A Novel Catalytic Process for Generating Hydrogen Gas from Aqueous Borohydride Solutions

  • Steven C. Amendola
  • Michael Binder
  • Michael T. Kelly
  • Phillip J. Petillo
  • Stefanie L. Sharp-Goldman

Abstract

A safe, simple, lightweight, and compact process generates high-purity hydrogen gas on demand from base-stabilized, aqueous solutions of sodium borohydride, NaBH4, by using a ruthenium catalyst. NaBH4 solutions can generate the equivalent of >2,500 Wh/L and >7% H2 by weight can be recovered. These inherently stable solutions do not generate significant amounts of H2 gas under ambient conditions. However, when in contact with heterogeneous Ru catalyst, NaBH4 solutions rapidly hydrolyze to form H2 gas and sodium borate, a water-soluble, inert salt. H2 generation only occurs when NaBH4 solutions are in contact with Ru catalyst. When Ru catalyst is removed from NaBH4 solution (or NaBH4 solution is separated from Ru catalyst), H2 generation stops. This H2 generator promises to be safer, have quicker response to H2 demand, have a greater H2 storage efficiency, and be more easily controllable than current H2 storage devices/generators. It can be easily incorporated into any system where H2 gas is required, such as powering internal combustion engines or fuel cells.

Preview

Unable to display preview. Download preview PDF.

Unable to display preview. Download preview PDF.

References

  1. 1.
    H.I. Schlesinger, H.C. Brown, A.E. Finholt, J.R. Gilbreath, H.R. Hockstra and E.K. Hyde, “Sodium Borohydride, its Hydrolysis and its Use as a Reducing agent and in the Generation of Hydrogen”, Journal of the American Chemical Society, 75, 215 (1953).Google Scholar
  2. 2.
    W.D. Davis, L.S. Mason, and G. Stegeman, “The Heats of Formation of Sodium Borohydride, Lithium Borohydride and Lithium Aluminum Hydride”, J. Am. Chem. Soc. 71, 2775 (1949).Google Scholar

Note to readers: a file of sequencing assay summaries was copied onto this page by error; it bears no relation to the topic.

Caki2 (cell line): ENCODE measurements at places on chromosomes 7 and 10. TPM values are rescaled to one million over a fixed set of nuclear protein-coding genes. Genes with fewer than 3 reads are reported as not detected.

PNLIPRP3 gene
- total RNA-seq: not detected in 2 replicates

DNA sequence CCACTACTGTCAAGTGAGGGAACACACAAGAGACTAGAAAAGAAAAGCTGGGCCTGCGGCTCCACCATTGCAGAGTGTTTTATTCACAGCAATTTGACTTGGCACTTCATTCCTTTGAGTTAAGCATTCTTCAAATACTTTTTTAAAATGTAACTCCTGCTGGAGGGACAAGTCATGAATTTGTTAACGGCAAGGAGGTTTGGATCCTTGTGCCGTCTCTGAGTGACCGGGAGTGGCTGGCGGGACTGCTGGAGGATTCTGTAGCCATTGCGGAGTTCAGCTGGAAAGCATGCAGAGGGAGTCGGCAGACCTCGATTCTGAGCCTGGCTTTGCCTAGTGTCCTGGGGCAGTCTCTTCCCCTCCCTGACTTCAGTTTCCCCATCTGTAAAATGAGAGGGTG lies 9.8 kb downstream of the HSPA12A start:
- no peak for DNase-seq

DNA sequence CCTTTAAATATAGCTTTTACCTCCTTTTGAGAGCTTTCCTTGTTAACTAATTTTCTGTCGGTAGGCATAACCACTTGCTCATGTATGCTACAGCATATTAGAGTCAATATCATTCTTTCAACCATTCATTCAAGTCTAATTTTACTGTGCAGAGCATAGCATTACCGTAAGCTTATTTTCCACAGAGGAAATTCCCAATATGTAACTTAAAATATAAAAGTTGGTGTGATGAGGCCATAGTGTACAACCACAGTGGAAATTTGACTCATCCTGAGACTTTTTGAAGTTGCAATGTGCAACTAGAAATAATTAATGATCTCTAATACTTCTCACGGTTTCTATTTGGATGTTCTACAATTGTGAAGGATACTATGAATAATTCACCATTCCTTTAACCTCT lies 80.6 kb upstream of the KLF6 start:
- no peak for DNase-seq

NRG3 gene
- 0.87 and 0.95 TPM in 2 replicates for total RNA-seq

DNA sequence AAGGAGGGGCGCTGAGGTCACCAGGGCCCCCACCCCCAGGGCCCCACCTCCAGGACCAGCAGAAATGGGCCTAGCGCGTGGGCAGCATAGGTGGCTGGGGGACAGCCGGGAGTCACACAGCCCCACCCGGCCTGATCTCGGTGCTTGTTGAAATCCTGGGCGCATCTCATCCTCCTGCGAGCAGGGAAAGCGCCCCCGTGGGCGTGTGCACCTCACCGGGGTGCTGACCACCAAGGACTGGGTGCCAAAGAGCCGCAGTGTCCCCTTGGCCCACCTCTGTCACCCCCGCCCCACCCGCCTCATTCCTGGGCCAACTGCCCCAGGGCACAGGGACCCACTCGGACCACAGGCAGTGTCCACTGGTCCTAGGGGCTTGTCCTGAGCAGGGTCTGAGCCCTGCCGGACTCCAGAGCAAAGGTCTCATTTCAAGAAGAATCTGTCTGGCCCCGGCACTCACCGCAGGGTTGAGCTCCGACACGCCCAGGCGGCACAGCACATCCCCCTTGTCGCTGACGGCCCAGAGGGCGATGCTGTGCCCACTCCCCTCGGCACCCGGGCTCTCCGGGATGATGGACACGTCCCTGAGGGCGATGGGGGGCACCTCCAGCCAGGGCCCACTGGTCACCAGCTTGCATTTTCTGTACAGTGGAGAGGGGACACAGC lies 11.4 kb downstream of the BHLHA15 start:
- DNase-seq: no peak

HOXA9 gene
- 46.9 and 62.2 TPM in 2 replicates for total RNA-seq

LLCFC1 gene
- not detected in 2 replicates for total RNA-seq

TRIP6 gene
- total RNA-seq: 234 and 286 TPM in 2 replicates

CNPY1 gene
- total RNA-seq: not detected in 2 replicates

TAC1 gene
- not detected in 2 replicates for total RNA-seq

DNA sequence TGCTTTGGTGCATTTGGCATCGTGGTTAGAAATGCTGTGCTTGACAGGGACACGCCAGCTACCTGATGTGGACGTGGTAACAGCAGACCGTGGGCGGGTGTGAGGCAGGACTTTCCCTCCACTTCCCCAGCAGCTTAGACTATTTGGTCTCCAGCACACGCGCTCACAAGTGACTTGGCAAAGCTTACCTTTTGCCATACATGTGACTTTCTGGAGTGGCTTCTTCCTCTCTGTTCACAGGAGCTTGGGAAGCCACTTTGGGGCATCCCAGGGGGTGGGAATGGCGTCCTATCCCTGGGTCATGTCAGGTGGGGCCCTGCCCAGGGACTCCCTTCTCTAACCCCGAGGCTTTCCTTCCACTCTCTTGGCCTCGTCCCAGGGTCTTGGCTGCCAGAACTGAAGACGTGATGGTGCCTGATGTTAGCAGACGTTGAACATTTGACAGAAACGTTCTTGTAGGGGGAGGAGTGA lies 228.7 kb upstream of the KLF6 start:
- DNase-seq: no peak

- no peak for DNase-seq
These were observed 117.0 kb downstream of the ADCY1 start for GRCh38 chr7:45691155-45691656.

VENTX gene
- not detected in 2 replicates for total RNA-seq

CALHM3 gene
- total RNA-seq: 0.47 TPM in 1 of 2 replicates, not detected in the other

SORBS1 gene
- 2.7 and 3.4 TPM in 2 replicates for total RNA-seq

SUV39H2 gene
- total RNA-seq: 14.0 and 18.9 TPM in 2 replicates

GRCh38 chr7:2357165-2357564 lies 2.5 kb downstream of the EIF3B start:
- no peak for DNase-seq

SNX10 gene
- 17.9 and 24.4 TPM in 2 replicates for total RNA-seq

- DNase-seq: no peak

3. 3.
    C.M. Kaufman and B. Sen, “Hydrogen Generation by Hydrolysis of Sodium Tetrahydroborate: Effects of Acids and Transition Metals and Their Salts”, Journal of the Chemical Society, Dalton Trans. 307 (1985).Google Scholar
  4. 4.
    K.A. Holbrook and P.J. Twist, “Hydrolysis of the Borohydride Ion Catalysed by Metal-Boron Alloys”, Journal of the Chemical Society (A), 1971, 890.Google Scholar
  5. 5.
    A. Levy, J.B. Brown, and C.J. Lyons, “Catalyzed Hydrolysis of Sodium Borohydride”, Industrial and Engineering Chemistry 52, 211 (1960).CrossRefGoogle Scholar
  6. 6.
    H.C. Brown and C.A. Brown, “New, Highly Active Metal Catalysts for the Hydrolysis of Borohydride”, Journal of the American Chemical Society, 84, 1493 (1962).Google Scholar

Copyright information

© Kluwer Academic Publishers 2002

Authors and Affiliations

  • Steven C. Amendola
    • 1
  • Michael Binder
    • 1
  • Michael T. Kelly
    • 1
  • Phillip J. Petillo
    • 1
  • Stefanie L. Sharp-Goldman
    • 1
  1. 1.MILLENNIUM CELL LLCEatontown

Personalised recommendations